The Central Trend

Censorship in an all-seeing world

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Last year, my dance team was told we were not allowed to play a specific song in our hip-hop dance. We thought this song might pose an issue, so we went to great lengths to cut out any unsatisfactory words or innuendos. This song was in the top charts and was a song most of the student body, whom we were performing for, would know. Despite this, we were still told that the song was inappropriate for the student body to hear. This incident, not only enraged me, but it got me thinking as well. Who is given the power to decide what is inappropriate? What credentials is the decision to censor something based on? Why are some things allowed instead of others? Is censorship even necessary?

With regard to the first question, the government isn’t the answer. The government has no constitutional right to control the press or people’s speech. By extension, this means they can’t control the music people listen to, the books people read, and what is played on TV. If the government were to be in charge of censorship, Americans would lose many of their basic freedoms of expression.

Does that leave the power of censorship to schools? No, it doesn’t. Yes, students do give up some of their rights when they walk into school if they pertain to safety or security issues. However, schools shouldn’t be allowed to control what students listen to or read. Some schools have taken it upon themselves to ban books such as The Diary of Anne Frank, The Adventures of Huckleberry Finn, Animal Farm, and so on. These books are set in important, albeit disturbing, parts of history. By censoring these books, students are being denied the chance to learn from the world’s past mistakes. This generation will soon be the political leaders and professors; they deserve to know what went wrong and why it is wrong. Censorship denies them of these things.

At the lowest level of authority, the power of censorship falls to parents. As parents, it is their job to decide what is right for their children. Many parents make the decision to put up a wall between the world and their children in an attempt to shield or block them from the horrors of the real world. The Internet and the media have made it harder and harder to hide young kids from the problems of the world. Eventually, kids do need to understand the way the world works and be able to form their own opinions about what is right and wrong. Parents can only guide children in the right directions because, in the end, it is up to every individual to act in ways they see proper and morally justifiable.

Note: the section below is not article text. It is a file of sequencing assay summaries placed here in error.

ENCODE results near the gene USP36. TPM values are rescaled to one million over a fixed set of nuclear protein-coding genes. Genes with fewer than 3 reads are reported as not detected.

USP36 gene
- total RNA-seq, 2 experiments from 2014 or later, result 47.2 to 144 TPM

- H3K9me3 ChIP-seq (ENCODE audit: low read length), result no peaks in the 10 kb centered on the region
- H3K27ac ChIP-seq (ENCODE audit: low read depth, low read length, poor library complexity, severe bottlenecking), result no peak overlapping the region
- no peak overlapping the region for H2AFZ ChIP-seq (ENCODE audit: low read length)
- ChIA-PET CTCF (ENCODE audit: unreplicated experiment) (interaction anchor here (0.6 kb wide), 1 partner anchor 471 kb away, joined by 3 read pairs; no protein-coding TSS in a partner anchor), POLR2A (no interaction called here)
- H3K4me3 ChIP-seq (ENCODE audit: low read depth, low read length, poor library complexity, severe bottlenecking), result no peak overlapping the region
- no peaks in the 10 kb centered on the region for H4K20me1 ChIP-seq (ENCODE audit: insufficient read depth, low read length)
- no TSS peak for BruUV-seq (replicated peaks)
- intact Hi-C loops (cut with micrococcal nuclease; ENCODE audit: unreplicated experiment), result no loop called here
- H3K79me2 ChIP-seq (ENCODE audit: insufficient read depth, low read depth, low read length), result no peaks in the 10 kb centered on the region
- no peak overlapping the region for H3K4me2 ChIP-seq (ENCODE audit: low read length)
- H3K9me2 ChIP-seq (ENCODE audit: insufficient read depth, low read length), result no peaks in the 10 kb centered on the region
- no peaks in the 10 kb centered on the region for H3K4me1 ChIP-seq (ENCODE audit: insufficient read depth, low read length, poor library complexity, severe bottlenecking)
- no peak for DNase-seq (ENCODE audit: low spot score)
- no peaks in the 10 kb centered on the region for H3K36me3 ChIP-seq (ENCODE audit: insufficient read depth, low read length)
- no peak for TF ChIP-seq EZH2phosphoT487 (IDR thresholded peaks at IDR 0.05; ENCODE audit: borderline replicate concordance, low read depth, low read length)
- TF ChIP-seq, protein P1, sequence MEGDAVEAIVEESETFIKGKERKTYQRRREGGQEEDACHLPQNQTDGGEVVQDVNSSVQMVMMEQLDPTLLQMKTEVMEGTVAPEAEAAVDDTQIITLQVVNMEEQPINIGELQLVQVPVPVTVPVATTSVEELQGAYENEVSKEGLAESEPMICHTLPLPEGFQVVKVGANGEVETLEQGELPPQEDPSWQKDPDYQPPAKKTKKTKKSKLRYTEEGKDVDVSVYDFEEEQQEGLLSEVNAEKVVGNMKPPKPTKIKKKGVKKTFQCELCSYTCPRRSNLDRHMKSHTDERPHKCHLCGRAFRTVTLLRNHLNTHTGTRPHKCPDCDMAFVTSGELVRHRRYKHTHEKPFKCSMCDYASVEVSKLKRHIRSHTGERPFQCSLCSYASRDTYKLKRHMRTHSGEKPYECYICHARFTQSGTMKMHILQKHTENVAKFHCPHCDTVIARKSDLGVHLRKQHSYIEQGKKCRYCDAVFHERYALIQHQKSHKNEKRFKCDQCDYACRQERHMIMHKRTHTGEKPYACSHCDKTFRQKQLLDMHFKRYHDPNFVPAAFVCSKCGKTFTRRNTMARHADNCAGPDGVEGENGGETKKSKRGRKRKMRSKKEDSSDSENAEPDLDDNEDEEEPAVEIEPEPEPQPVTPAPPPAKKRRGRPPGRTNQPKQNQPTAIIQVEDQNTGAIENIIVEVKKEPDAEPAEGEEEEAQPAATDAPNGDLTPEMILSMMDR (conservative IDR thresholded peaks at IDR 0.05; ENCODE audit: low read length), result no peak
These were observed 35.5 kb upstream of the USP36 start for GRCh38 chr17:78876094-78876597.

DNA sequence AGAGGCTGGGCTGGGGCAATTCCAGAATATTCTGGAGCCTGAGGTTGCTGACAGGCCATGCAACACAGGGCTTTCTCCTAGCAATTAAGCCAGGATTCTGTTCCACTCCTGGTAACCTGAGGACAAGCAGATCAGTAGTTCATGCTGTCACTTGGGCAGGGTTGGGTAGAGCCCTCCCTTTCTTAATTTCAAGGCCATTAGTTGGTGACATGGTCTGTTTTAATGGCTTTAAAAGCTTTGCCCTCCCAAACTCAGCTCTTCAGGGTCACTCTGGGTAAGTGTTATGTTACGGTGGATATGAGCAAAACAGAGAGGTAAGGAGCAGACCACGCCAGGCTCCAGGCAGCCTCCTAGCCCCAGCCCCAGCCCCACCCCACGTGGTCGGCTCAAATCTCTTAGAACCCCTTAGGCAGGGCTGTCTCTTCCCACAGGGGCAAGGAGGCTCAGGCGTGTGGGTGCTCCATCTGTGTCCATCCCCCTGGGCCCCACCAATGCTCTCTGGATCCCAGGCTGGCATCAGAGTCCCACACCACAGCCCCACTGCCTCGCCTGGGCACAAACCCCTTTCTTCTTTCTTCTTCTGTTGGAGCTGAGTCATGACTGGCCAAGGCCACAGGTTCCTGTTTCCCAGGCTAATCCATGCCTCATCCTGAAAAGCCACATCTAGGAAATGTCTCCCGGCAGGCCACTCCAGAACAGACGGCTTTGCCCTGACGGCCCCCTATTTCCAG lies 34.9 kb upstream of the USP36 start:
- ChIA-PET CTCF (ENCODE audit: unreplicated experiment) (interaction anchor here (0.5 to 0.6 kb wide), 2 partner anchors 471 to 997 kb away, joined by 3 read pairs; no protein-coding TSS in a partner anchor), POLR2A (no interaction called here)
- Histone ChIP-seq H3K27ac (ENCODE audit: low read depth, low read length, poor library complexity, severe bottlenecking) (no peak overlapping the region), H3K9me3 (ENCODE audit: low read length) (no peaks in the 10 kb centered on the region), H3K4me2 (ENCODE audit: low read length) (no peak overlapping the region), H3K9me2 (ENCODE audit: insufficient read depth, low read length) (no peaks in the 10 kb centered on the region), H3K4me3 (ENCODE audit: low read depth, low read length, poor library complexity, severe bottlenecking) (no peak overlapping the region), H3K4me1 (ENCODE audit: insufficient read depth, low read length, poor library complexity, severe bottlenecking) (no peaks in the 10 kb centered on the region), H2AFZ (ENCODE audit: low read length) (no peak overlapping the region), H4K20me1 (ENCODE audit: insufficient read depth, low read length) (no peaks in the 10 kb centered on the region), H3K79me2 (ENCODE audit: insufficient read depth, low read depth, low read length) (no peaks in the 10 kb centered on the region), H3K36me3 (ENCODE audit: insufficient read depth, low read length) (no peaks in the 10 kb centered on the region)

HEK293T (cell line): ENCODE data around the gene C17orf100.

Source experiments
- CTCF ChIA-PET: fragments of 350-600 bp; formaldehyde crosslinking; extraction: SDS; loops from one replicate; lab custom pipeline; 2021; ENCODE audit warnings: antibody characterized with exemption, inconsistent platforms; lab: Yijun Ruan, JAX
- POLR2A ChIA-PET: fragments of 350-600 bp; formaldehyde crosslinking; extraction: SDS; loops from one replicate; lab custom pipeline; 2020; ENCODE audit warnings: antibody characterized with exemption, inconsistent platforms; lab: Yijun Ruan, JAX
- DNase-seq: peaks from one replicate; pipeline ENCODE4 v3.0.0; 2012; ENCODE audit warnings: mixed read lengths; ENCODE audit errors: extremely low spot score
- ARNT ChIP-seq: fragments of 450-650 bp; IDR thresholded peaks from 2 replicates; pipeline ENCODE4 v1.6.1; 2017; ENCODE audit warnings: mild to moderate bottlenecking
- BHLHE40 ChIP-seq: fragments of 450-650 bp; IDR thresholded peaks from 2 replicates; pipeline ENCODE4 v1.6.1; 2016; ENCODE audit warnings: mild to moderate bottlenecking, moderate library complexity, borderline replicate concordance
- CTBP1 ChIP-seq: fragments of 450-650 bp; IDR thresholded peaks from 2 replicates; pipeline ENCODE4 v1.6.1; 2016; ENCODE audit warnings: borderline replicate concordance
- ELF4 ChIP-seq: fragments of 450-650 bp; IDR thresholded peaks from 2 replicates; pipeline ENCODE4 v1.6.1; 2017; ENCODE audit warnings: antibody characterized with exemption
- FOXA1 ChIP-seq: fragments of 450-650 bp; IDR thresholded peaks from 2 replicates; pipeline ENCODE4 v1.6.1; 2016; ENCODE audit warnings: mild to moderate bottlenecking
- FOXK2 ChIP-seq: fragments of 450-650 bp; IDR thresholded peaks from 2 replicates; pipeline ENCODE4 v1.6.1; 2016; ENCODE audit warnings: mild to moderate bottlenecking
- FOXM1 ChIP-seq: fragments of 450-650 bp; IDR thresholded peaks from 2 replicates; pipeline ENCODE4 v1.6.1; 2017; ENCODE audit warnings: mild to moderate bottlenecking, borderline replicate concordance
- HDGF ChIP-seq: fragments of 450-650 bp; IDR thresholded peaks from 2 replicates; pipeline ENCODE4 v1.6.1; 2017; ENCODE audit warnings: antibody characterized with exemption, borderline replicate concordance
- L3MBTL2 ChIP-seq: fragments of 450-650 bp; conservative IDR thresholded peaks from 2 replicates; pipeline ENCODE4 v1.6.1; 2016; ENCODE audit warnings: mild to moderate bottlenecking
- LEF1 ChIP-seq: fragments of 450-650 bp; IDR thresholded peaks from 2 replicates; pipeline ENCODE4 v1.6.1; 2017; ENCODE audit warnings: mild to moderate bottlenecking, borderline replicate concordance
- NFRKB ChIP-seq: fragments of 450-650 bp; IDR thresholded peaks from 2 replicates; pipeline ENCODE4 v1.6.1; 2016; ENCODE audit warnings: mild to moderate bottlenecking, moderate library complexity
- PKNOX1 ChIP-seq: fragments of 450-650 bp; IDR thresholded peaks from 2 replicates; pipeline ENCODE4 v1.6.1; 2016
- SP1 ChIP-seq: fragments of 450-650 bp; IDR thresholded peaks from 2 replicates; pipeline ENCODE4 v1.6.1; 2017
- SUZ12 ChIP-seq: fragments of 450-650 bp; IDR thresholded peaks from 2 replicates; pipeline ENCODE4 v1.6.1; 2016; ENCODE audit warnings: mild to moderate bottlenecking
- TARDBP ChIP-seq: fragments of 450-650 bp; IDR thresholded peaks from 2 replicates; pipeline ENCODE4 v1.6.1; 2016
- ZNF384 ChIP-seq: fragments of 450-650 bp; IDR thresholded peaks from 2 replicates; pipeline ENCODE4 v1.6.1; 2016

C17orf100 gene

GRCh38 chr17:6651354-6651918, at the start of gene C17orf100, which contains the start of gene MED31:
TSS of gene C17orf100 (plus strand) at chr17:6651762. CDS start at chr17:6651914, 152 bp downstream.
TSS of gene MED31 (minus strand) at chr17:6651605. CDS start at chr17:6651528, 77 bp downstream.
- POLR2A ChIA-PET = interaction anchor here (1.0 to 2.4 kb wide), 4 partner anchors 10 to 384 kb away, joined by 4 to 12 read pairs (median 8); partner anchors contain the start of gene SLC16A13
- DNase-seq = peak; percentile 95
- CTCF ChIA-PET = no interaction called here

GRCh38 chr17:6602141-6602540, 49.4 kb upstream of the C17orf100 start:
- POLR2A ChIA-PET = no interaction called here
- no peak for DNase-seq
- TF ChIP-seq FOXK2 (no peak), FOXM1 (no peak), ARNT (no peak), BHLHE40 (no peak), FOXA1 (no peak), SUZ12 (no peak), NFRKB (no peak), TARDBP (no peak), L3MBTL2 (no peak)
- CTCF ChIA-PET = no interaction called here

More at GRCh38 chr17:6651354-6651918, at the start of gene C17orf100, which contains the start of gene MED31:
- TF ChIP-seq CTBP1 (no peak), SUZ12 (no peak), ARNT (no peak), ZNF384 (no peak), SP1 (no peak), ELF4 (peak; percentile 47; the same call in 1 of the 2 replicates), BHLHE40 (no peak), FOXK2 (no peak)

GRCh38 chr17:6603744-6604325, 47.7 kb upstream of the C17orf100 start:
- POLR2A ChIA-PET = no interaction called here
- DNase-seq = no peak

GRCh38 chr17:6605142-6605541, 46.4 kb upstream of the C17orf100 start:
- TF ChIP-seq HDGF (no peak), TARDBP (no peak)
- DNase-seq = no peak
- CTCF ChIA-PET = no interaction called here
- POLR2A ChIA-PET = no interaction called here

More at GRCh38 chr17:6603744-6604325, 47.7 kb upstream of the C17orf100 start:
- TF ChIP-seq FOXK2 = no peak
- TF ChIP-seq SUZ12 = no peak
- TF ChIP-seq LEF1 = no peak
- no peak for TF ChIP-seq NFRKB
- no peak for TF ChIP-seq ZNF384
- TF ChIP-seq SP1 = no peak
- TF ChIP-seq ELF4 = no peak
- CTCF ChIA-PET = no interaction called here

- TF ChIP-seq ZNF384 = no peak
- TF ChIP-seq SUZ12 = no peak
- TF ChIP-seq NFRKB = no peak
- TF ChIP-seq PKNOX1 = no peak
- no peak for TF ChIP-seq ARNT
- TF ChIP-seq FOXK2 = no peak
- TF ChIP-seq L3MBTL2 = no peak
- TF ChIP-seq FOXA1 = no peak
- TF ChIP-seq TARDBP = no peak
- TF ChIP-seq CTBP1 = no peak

Just as every person has a different idea of what behavior and ideas are acceptable, everyone will have a different opinion on what should be allowed for the youth of our country to see or hear. Many things could affect what is acceptable to be seen or heard, including, but not limited to, ethnicity, race, religion, demographics, and wealth. As far as I know, there is no checklist or rubric with requirements for censored material. I have never heard someone say, “Cussing? Check. Universal and socially unacceptable ideas? Check. Universal and politically unacceptable ideas? Check. Well, it got three checks so this material cannot be distributed.”

Back in 1972, George Carlin spoke quite comedically on the topic of the “Seven Words You Can Never Say on Television.” He followed up many times on this segment. While reading the script of one of these segments, I couldn’t help but realize some of these words were in everyday language, and some worse words didn’t make the cut. How do you determine if one thing is worse than the other? It’s all a matter of opinion. In this case, most of the words George Carlin spoke of are still banned from television today for indecency.

Has banning these indecent words on TV had such a great effect on people’s behavior and ideas? There’s no way to tell. Censorship is a peculiar thing because of its intangibility because it’s more of a concept. It isn’t a black and white thing. It’s not either you have it or you don’t. It falls into the gray area, which makes it so hard to say what is too much and what is too little. 

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About the Writer
Courtney Collar, Assistant Public Relations Manager

Courtney Collar is a junior and is entering her first year on staff for The Central Trend. She dances for both the FHC Dance Team and Imprint Dance Company....

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Censorship in an all-seeing world